Thursday, March 24, 2005

Mapping the future

I don't have the NewScientist subscription necessary to read The new pioneers of map making, but here are some comments from IFTF's Peter Dreyer, and some seemingly related issues come up in Honey, I Geotagged the Kids by Douglas Rushkoff.

Rushkoff begins by outlining the ways maps have changed over time, specifically in reference to what computing makes possible, and claims that "we can now truly see the way so many different things are -- or have been, or will be." (In searching the wikipedia, he must have missed the entries for map design and the map is not the territory.)

Nonetheless, he draws out other political aspects of cartography, or how mapping now has the potential to shift from an elite or specialist practice to one "allowing normal people to manage, present and create media with a geospatial component" which may in turn "revolutionize and democratize the process and practice of cartography."

He describes the locative media community as :

"a loose collective of hackers, writers, developers and wild thinkers ... committed to helping us make our associative maps more explicit and geospatially representative. If we could only collaborate on our mapmaking, these visual aids may just help us communicate better, and start to see some of our collective challenges from a shared frame of reference."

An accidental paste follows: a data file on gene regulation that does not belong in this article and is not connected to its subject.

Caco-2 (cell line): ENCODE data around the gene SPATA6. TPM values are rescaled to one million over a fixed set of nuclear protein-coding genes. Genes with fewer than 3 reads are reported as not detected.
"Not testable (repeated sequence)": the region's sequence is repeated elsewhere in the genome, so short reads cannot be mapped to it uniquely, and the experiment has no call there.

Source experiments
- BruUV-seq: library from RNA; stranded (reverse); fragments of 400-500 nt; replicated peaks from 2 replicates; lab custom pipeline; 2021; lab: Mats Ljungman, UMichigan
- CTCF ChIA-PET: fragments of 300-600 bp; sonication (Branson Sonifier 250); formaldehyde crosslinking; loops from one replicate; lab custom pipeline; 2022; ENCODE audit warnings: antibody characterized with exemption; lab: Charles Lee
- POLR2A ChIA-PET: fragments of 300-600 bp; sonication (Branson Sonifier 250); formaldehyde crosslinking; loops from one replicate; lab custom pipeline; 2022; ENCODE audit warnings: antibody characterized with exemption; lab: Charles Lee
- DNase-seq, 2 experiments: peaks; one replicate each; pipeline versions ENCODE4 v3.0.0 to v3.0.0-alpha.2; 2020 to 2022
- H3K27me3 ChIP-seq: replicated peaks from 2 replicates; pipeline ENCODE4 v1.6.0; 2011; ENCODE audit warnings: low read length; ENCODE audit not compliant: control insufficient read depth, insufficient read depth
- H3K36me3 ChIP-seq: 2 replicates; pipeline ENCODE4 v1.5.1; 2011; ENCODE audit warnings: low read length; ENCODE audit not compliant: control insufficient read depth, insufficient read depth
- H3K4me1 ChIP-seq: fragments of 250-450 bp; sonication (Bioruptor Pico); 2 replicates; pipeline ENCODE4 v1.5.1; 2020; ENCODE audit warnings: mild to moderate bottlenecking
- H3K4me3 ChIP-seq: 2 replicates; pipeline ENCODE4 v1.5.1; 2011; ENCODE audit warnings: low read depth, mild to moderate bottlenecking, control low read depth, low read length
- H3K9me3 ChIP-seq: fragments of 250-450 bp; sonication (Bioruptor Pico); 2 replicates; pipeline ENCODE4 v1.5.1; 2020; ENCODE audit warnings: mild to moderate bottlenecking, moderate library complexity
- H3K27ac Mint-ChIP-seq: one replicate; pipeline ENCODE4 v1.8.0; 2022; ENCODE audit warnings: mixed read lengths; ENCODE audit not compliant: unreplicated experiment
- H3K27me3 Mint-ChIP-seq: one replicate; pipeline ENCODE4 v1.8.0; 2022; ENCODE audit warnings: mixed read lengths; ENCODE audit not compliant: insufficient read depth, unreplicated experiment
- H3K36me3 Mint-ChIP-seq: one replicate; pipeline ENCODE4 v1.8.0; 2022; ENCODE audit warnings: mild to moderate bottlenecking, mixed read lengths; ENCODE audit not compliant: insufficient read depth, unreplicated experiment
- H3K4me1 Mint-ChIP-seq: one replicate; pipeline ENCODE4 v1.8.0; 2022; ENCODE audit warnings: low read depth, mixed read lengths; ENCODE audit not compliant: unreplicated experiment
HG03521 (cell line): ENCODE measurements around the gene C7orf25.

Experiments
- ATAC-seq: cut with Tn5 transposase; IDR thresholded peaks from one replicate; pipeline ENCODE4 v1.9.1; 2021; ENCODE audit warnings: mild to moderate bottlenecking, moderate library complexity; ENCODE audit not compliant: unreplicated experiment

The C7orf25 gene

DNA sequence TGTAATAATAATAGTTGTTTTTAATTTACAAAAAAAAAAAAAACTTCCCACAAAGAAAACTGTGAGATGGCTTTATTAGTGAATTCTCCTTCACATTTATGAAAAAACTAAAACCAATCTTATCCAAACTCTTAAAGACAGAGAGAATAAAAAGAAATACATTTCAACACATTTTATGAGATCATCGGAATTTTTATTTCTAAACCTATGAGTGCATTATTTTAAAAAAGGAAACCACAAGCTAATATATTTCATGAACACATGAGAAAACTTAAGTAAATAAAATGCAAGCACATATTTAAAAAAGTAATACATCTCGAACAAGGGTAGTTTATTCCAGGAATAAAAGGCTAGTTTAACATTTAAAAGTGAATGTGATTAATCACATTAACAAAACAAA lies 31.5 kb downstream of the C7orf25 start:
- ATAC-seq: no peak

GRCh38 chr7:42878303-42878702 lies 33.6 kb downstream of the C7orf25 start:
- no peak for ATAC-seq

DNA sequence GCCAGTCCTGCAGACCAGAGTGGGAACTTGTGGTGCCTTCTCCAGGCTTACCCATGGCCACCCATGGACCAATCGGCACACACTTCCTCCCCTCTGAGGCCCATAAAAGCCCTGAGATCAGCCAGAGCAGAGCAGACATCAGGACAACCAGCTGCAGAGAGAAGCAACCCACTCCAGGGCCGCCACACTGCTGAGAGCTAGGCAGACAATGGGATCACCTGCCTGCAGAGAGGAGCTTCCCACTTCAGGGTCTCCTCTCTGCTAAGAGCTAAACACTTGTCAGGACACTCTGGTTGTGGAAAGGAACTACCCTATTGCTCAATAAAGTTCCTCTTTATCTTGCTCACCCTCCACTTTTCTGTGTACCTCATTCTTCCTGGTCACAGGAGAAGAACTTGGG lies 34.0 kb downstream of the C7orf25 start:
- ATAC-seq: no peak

And despite agreeing that locative media may indeed offer revolutionary possibilities for wireless communications, Rushkoff doesn't see much interest from the mobile industry in things like low-cost access and open platforms. "Until locative media applications offer wireless providers or phone manufacturers a genuine competitive advantage in the way that, say, driving maps do, a future of collaborative cartography may have to wait..."

I don't know. I'm pretty sure that delivering potential consumers to advertisers would be considered a "competitive advantage" and, somewhat sadly, I've always assumed that commercial applications will be the first kind made widely available to the public. (In my dystopian imagination I see a city layered not with beautiful love stories but with a thousand corporate grabs for my attention.) But I also believe that our ideas about what "collaborative cartographies" mean will change and we will be challenged, yet again, to re-evaluate our assumptions about power, structure and agency. In other words, I still have hope.


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